Queen Elizabeth postpones more planned audiences as England drops all restrictions



The Queen has postponed two more virtual audiences in the wake of her COVID diagnosis, Buckingham Palace says.

The 95-year-old, who tested positive for the virus on Sunday, previously cancelled virtual engagements on Tuesday because she was not feeling well enough, but she did have her telephone audience with the Prime Minister on Wednesday.

She was due to hold two virtual audiences on Thursday, but these are no longer taking place.

A Buckingham Palace spokesman said: “The two virtual audiences that had previously been scheduled to take place today will now be rescheduled for a later date.

“Her Majesty is continuing with light duties. No other engagements are scheduled for this week.”

Concerns for the nation’s longest reigning sovereign have been heightened given her age, frailer appearance of late and recent health scare.

The Queen has a run of high-profile engagements coming up.

She is set to host the Diplomatic Reception on March 2, where she will meet hundreds of members of the Diplomatic Corps at Windsor.

The Queen is also due to attend the Commonwealth Service at Westminster Abbey on March 14, and then the Duke of Edinburgh’s memorial service, also at the Abbey, on March 29.

Meanwhile, all government-mandated coronavirus restrictions in England have been lifted, including the legal requirement for people who test positive for COVID-19 to isolate at home.

Officials say that those who tested positive will still be advised to stay at home for at least five days.

But from Thursday they are not legally obliged to do so, and those on lower incomes will no longer get extra financial support to make up for a loss of income due to isolation.

The routine tracing of infected people’s contacts has also been scrapped.

Prime Minister Boris Johnson on Monday set out his Conservative government’s strategy for “living with COVID” in the longer term.

He said Britain is moving “from legal restrictions to personal responsibility,” and that the end of all domestic legal measures marked the end of two of the darkest years in the country’s peacetime history.

NSW and Victoria ease mask rules

Masks will no longer be required in most settings. Photo: Getty

In Australia, masks are no longer required in NSW shops, but will remain compulsory in key areas including public transport and hospitals, in a move welcomed by those fighting to revive the state’s city centres.

Premier Dominic Perrottet said the government was working on a plan to encourage workers back into offices, and with the City of Sydney on initiatives to “breathe life back into the city”.

Ehssan Veiszadeh, Deputy CEO of the Committee for Sydney, said “we think the easing of mask mandates will be a gamechanger for the CBD”.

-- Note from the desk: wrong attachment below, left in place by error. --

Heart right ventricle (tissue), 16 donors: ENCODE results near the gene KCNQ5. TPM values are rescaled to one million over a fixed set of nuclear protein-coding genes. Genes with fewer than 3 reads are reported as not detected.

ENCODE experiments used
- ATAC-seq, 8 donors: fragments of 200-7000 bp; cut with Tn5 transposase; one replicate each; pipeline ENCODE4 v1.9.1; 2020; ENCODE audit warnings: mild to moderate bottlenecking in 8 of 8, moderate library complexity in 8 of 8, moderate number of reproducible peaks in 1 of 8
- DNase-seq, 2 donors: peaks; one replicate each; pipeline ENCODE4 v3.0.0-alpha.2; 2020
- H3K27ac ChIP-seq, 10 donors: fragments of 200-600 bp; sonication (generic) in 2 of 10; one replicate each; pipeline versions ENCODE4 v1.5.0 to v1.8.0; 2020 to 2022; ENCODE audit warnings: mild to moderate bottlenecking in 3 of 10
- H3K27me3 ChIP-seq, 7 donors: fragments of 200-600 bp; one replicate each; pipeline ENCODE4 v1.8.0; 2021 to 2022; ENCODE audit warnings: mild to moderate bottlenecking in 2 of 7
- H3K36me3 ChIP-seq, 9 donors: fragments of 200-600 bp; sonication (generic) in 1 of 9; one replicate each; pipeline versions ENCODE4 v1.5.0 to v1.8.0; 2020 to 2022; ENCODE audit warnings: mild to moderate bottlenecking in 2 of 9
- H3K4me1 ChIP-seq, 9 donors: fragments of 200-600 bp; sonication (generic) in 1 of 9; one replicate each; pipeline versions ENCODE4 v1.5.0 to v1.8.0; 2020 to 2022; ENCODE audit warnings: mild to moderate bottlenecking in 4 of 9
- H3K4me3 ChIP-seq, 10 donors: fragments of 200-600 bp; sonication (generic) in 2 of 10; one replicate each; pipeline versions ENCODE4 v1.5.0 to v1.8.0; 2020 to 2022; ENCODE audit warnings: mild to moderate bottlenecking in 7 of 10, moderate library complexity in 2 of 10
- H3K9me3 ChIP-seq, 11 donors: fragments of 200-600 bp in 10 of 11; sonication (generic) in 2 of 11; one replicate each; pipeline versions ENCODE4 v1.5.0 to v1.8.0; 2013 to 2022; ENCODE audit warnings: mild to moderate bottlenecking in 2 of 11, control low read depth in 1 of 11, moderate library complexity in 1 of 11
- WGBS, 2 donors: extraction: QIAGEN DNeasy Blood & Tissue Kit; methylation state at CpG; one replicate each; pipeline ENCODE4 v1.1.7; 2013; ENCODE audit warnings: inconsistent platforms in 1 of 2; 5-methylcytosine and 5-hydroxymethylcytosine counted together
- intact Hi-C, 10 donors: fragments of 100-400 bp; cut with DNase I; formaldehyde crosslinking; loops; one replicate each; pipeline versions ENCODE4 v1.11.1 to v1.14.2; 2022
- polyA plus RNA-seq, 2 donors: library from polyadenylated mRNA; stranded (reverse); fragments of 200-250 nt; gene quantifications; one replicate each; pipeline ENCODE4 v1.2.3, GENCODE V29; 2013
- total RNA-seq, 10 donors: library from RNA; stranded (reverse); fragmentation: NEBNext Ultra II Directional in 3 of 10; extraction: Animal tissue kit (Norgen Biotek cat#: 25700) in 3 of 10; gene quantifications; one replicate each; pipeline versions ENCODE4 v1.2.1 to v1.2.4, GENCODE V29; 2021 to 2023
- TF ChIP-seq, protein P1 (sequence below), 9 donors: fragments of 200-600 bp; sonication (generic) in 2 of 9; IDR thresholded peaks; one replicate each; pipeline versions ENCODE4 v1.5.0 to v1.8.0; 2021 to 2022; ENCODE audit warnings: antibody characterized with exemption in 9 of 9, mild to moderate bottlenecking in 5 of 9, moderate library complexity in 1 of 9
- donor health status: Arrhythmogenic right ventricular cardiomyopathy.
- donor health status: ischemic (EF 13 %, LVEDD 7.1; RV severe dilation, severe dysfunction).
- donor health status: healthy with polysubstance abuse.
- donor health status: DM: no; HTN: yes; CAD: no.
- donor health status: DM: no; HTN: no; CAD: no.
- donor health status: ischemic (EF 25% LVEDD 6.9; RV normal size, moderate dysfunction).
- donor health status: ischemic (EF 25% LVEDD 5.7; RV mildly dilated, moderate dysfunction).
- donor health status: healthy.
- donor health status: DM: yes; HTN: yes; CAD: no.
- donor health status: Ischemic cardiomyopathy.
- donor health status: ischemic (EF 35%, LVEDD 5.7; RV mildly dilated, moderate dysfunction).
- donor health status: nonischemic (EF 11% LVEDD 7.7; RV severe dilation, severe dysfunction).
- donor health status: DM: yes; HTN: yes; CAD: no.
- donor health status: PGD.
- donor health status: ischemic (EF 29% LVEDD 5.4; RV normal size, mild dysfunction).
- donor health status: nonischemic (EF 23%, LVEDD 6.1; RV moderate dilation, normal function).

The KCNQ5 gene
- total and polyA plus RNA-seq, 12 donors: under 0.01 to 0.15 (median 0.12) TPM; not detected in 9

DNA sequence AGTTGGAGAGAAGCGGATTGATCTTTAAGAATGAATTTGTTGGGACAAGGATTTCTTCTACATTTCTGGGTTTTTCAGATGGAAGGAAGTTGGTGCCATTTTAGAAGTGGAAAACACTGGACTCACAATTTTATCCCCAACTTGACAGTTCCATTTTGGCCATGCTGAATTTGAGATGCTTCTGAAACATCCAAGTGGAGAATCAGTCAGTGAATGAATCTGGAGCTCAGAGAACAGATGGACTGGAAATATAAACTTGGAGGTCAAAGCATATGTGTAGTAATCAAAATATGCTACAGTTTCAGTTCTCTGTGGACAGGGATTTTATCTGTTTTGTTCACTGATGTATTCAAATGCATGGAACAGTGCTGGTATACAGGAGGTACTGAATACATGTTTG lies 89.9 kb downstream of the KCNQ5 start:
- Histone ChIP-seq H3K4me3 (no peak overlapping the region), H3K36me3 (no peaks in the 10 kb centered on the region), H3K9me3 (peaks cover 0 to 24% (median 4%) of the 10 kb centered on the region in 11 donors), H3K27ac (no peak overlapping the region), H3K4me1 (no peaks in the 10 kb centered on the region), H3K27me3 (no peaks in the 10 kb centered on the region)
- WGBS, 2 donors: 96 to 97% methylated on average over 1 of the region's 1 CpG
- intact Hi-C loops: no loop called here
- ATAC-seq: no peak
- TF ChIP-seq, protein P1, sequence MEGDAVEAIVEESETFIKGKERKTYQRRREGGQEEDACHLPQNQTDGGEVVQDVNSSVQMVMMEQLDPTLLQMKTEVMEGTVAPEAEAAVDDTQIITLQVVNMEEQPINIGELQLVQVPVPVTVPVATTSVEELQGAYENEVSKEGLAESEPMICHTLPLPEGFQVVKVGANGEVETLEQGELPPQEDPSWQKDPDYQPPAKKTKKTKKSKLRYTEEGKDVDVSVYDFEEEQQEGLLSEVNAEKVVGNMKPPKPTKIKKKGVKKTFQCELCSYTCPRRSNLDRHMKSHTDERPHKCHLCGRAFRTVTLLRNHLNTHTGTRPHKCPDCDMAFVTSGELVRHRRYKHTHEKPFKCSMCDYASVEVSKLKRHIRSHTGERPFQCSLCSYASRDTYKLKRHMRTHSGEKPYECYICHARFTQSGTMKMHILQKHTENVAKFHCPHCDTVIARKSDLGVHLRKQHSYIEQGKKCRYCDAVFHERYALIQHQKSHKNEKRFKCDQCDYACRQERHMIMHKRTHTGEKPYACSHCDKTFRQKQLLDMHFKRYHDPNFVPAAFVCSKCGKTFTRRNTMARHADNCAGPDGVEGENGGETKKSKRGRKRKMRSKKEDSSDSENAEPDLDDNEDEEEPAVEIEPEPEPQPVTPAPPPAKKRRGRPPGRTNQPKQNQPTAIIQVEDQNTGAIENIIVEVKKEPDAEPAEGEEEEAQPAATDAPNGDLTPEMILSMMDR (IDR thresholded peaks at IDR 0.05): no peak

“With Friday’s easing of the mask mandate, we think people will start to increase their days in the office,” he said.

“That’s what our CBDs desperately need and we strongly welcome it.”

The highly anticipated easing of restrictions will be followed up next week with high school students and staff no longer required to wear masks from Monday.

Parents will be allowed back on school campuses, year groups will be able to mix freely and assemblies and school camps return.

Staff and students will no longer be required to undertake twice-weekly rapid antigen tests, unless they have symptoms.

Masks will still be required to visit prisons, at indoor music festivals with more than 1000 people, at airports and on planes, as well as at aged and disability care facilities.

Victoria’s COVID-19 mask mandate will be eased at midnight, and in most places people will no longer be required to wear them.

The mask mandate has been in place in some form since July 2020, but will soon only be required in limited situations, such as on public transport, taxis, and in airports and hospitals.

Some groups of workers will also have to keep wearing masks, including hospitality and retail workers, people who work in primary schools and early childhood centres, and justice and correctional facility staff.

High school students will also be allowed to ditch their masks, but primary school students in grades three to six will still have to wear them for now.

Also from midnight Friday, people are no longer being told to work from home.

The state’s remaining restrictions on elective surgery will soon lift on Monday, with both public and private hospitals able to resume all surgery.


We’ve Already Come Too Far To End This Now.

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